I don't know what you think about God, but this is Jesus' version of God. Jesus who came as God in a body, who came near and Luke's like, it was so remarkable. It was unexpected, it was like nothing we could have ever imagined, and I... This is a story for every generation. Then Jesus said to Simon, don't be you afraid, from now on, and Jesus smiles like, watch this, see what I did there, you're gonna fish for people. See what I did there, Peter, you're gonna fish for people. And Peter is like, well, who is that? He didn't get it right. [laughter] And you know what Peter did? Peter fished for people. Do you know why you know the name Peter? It's not because he was a fisherman, it's because he became a Jesus follower who fished for people, like Jesus told him he would.

And Peter had no idea that's what was on the other side of his decision to take Jesus fishing and to follow Jesus. So, they pulled up their boats onto the shore, and they left everything and they followed Him. And you know what? You would have too, if he had done something like that for you. But here's the gotcha. According to Luke, according to Peter, he did more than that for you. Peter would be quick to say, Look, look, folks, in the future, he did a fish trick for me, and I followed. [laughter] Do you know what He did for you? This was nothing. I was there. Do you know what He's done for you? And then maybe he'd smile and say, You should know because I described it in my letter. Have you read my letter?. And 2000 years later, you have access to my letter. Have you read my letter?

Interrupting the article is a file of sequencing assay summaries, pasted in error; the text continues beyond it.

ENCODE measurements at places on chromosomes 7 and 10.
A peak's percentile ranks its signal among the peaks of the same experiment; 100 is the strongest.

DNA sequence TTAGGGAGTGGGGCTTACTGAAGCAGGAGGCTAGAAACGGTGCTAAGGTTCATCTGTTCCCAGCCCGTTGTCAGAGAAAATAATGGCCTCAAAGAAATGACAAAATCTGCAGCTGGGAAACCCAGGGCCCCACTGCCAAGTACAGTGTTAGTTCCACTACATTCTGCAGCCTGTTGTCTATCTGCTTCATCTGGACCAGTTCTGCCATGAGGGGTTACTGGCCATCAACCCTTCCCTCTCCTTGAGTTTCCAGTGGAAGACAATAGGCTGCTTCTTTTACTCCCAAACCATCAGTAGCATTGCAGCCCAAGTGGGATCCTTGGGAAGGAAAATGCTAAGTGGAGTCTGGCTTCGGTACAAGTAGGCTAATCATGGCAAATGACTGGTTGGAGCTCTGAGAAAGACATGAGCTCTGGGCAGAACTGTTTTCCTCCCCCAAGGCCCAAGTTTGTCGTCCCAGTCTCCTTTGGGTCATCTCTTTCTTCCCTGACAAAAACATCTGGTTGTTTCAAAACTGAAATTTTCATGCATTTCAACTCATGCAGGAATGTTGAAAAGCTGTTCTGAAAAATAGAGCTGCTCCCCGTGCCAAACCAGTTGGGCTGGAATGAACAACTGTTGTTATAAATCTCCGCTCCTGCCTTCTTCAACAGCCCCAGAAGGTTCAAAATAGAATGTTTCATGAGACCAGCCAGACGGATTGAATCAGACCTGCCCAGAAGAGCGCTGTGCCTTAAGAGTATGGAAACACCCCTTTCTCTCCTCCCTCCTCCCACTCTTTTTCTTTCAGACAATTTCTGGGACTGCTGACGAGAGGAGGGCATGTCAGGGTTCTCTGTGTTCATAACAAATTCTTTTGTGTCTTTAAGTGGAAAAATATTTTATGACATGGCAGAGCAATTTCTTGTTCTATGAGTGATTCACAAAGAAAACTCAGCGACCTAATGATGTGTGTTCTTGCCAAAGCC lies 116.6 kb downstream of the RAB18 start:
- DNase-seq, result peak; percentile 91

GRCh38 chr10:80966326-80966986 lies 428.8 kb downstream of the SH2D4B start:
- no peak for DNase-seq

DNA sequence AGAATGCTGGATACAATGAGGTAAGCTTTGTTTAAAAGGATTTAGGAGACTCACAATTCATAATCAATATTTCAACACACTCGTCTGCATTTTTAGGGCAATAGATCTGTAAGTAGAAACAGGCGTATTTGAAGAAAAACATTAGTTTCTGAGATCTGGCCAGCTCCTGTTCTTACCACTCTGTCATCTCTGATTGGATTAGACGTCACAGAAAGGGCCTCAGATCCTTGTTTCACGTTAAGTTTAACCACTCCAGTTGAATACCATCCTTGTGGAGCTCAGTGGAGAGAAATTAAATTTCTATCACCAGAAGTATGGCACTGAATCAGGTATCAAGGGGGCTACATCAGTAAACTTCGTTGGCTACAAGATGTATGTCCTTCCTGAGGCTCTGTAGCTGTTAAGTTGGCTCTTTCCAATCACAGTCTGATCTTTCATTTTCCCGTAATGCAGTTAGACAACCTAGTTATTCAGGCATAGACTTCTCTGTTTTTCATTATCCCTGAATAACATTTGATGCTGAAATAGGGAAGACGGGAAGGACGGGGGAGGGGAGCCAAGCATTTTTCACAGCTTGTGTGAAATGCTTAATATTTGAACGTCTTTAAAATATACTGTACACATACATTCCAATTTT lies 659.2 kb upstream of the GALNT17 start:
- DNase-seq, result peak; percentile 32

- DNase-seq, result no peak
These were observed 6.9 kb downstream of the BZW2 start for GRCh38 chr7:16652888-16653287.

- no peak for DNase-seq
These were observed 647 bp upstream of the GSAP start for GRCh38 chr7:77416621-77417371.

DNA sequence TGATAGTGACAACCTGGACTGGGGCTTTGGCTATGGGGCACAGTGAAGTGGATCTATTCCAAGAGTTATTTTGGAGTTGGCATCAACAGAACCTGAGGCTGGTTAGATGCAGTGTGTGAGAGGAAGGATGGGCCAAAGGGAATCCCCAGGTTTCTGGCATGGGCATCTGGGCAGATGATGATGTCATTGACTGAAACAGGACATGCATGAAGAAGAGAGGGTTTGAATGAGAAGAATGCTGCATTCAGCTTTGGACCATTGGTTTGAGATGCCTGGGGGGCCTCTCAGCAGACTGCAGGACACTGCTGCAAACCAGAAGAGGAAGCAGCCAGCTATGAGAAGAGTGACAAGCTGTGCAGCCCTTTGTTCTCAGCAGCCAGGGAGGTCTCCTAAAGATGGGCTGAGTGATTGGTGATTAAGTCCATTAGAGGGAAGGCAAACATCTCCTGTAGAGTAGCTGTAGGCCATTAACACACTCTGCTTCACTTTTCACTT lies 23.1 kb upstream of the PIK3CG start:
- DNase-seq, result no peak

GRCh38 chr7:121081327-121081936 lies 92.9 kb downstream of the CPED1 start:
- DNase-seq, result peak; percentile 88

Here's what Peter said when he looked back on the crucifixion and the resurrection of Jesus, and he's trying to put it in words, and Peter was probably illiterate. He probably dictated this to someone to write it for him, here's what he said, as he describes, not a fish trick, but what Jesus of Nazareth did for you and did for me, when they hurled their insults at Him, He did not retaliate. And Peter's like, that's a big deal because I retaliated all the time, even when people were marginally nice to me. And I was there, I was in the crowd in the back, and they hurled insults at Him while he was dying. And he was just the same in that moment as he was every single day with us by the sea of Galilee and in and out of villages and towns, people clawing at him, trying to get around him all the time.